There are a number bee species which are commonly referred to as Masonry Bees. As their name implies these insects have a habit of building nests in old mortar, although solitary they usually appear in loose colonies - if a wall is good for one Bee, its good for others too. It is not only man made structures where Masonary bees construct their nests, they utilise almost any suitable hole . The name 'masonary bee' actually comes from the construction of the individual brood chambers out of mud.
Masonry bees are very active in May and are often mistaken for wasps due to some species appearence.
The chances of being stung by a masonary bee are quite low, but they do carry stings.
One issue with masonary bees is the damage they can cause to old mortar, by tunneling into the mortar they undermine the integrity of the mortar and ultimately the wall itself. However masoanry bees seek out the older more easily excavated mortar, mortar which should really be re-pointed anyway.
Treatment shouldn't be required for these bees, they are unlikely to sting and rarely show any aggression. They only cause minimal damage to mortar, if bees are able to dig tunnels then the mortar requires re-pointing.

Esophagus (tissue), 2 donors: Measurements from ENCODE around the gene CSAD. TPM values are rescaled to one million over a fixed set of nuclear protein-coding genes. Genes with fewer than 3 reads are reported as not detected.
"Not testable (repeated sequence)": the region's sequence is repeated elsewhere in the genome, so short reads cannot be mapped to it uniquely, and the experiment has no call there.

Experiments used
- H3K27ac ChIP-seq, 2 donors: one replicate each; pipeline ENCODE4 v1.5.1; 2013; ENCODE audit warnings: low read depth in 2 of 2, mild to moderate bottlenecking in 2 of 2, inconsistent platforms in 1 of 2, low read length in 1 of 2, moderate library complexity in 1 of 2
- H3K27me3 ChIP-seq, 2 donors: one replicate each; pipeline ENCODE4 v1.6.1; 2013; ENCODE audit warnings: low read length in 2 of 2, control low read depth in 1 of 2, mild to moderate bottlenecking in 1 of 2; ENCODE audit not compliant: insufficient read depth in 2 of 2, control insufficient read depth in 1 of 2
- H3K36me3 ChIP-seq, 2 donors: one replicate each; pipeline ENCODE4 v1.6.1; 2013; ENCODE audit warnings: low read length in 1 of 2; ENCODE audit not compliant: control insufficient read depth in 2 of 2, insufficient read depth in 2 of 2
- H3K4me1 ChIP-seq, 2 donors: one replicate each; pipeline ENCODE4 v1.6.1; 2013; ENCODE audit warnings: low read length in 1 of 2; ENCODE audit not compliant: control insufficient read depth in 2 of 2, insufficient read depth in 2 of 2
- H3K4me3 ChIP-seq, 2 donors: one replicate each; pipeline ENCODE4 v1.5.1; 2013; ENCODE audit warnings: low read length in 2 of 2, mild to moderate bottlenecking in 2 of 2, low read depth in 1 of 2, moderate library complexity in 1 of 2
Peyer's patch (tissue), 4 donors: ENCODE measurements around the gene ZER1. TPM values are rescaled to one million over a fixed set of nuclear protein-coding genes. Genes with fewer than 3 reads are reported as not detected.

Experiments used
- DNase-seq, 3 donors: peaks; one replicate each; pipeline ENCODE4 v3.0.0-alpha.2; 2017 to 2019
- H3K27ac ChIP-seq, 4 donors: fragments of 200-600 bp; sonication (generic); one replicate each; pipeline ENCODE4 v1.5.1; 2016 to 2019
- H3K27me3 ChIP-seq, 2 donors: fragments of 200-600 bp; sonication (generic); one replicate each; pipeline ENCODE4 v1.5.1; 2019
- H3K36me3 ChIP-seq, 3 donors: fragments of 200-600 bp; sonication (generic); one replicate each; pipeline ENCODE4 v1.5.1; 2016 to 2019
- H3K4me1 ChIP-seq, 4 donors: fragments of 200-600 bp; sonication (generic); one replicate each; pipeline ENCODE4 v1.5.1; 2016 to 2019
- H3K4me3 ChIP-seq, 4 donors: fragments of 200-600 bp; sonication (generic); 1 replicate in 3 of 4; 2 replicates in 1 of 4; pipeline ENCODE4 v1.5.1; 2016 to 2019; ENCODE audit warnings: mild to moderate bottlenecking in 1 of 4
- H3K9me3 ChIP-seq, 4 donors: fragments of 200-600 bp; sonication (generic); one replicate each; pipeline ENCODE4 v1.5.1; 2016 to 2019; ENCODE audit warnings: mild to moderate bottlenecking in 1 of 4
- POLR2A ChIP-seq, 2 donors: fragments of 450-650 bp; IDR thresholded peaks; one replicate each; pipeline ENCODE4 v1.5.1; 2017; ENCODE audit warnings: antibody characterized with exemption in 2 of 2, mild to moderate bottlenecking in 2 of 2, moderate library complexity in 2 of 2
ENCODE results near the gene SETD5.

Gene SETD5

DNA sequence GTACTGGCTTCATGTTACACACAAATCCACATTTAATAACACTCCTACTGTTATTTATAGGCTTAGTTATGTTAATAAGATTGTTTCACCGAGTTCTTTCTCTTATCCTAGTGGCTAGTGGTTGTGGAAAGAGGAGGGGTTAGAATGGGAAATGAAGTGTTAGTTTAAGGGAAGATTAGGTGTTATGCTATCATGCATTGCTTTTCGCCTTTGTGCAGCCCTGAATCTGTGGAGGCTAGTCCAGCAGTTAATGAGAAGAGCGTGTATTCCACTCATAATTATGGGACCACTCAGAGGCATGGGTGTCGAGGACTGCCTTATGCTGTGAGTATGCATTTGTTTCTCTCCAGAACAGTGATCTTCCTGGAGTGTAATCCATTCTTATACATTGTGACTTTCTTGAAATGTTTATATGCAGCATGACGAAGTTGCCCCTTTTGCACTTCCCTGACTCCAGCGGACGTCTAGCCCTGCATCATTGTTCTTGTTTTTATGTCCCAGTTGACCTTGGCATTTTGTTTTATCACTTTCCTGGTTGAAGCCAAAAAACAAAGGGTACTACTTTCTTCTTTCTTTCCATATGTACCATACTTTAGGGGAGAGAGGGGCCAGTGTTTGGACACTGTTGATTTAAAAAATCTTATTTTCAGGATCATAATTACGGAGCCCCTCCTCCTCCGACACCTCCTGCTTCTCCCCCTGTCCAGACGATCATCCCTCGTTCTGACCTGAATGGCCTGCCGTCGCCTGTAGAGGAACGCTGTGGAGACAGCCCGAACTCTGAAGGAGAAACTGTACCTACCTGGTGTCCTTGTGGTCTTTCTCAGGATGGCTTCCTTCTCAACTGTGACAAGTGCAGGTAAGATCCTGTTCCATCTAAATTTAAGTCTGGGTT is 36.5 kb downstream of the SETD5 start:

Our preferred treatment would be a direct application into each individual nesting tunnel, however residual insecticide spray treatment to the areas affected will remove a colony and hopefully break the chain, these bees often return to where they originally hatched to nest again.
Fertislised Queens act alone in finding a suitable nest site (holes in mortar, the ground and in wood) and then constructs a little chambers within the tunnel laying a single egg along with provisions. The queen then builds a partition out of mud and begins filling the new cell same as the last. Interestingly the eggs laid last will be males. Once she has filled her tunnel with cells she seals up the opening and may look for another site.
When the eggs hatch they have a food source ready for them, after consuming this and pupating the young adults emerge to breed and begin the cycle again.
There are a number of cuckoo species which lay their eggs in the nesting chambers of other bees. When the cuckoo bee egg hatches it destroys the rightful owners larvae and feeds upon the dead grubs food larder.
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